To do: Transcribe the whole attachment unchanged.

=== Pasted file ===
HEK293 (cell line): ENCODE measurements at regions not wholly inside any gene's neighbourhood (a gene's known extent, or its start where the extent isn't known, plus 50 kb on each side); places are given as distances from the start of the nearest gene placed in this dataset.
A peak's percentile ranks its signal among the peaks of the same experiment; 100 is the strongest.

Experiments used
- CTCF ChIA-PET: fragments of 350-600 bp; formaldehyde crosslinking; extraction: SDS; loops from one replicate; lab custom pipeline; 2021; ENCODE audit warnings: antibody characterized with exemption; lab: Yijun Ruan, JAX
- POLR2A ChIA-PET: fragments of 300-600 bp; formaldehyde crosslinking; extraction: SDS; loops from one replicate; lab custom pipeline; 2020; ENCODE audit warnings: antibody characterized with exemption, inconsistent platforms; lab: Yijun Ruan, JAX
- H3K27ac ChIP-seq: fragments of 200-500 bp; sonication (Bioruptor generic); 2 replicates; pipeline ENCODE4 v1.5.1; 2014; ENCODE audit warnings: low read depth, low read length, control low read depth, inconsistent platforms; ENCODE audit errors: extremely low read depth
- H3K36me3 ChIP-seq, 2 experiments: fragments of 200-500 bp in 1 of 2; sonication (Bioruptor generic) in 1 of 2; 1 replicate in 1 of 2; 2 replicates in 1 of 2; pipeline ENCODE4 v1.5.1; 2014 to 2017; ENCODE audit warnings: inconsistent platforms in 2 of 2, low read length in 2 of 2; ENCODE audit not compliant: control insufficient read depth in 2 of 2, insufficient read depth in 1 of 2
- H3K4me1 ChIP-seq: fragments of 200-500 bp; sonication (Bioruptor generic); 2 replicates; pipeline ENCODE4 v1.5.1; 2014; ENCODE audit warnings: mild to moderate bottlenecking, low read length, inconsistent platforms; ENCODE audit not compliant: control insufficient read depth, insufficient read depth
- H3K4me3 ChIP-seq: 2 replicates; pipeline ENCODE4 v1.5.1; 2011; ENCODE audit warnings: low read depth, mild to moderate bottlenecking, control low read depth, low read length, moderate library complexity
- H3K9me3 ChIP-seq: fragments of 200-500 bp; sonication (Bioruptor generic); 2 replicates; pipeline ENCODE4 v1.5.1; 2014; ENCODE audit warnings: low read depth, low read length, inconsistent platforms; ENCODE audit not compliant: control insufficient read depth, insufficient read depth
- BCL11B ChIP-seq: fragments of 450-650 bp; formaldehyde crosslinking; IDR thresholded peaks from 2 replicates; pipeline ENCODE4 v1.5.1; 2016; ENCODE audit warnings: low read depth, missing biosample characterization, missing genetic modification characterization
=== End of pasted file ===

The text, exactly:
HEK293 (cell line): ENCODE measurements at regions not wholly inside any gene's neighbourhood (a gene's known extent, or its start where the extent isn't known, plus 50 kb on each side); places are given as distances from the start of the nearest gene placed in this dataset.
A peak's percentile ranks its signal among the peaks of the same experiment; 100 is the strongest.

Experiments used
- CTCF ChIA-PET: fragments of 350-600 bp; formaldehyde crosslinking; extraction: SDS; loops from one replicate; lab custom pipeline; 2021; ENCODE audit warnings: antibody characterized with exemption; lab: Yijun Ruan, JAX
- POLR2A ChIA-PET: fragments of 300-600 bp; formaldehyde crosslinking; extraction: SDS; loops from one replicate; lab custom pipeline; 2020; ENCODE audit warnings: antibody characterized with exemption, inconsistent platforms; lab: Yijun Ruan, JAX
- H3K27ac ChIP-seq: fragments of 200-500 bp; sonication (Bioruptor generic); 2 replicates; pipeline ENCODE4 v1.5.1; 2014; ENCODE audit warnings: low read depth, low read length, control low read depth, inconsistent platforms; ENCODE audit errors: extremely low read depth
- H3K36me3 ChIP-seq, 2 experiments: fragments of 200-500 bp in 1 of 2; sonication (Bioruptor generic) in 1 of 2; 1 replicate in 1 of 2; 2 replicates in 1 of 2; pipeline ENCODE4 v1.5.1; 2014 to 2017; ENCODE audit warnings: inconsistent platforms in 2 of 2, low read length in 2 of 2; ENCODE audit not compliant: control insufficient read depth in 2 of 2, insufficient read depth in 1 of 2
- H3K4me1 ChIP-seq: fragments of 200-500 bp; sonication (Bioruptor generic); 2 replicates; pipeline ENCODE4 v1.5.1; 2014; ENCODE audit warnings: mild to moderate bottlenecking, low read length, inconsistent platforms; ENCODE audit not compliant: control insufficient read depth, insufficient read depth
- H3K4me3 ChIP-seq: 2 replicates; pipeline ENCODE4 v1.5.1; 2011; ENCODE audit warnings: low read depth, mild to moderate bottlenecking, control low read depth, low read length, moderate library complexity
- H3K9me3 ChIP-seq: fragments of 200-500 bp; sonication (Bioruptor generic); 2 replicates; pipeline ENCODE4 v1.5.1; 2014; ENCODE audit warnings: low read depth, low read length, inconsistent platforms; ENCODE audit not compliant: control insufficient read depth, insufficient read depth
- BCL11B ChIP-seq: fragments of 450-650 bp; formaldehyde crosslinking; IDR thresholded peaks from 2 replicates; pipeline ENCODE4 v1.5.1; 2016; ENCODE audit warnings: low read depth, missing biosample characterization, missing genetic modification characterization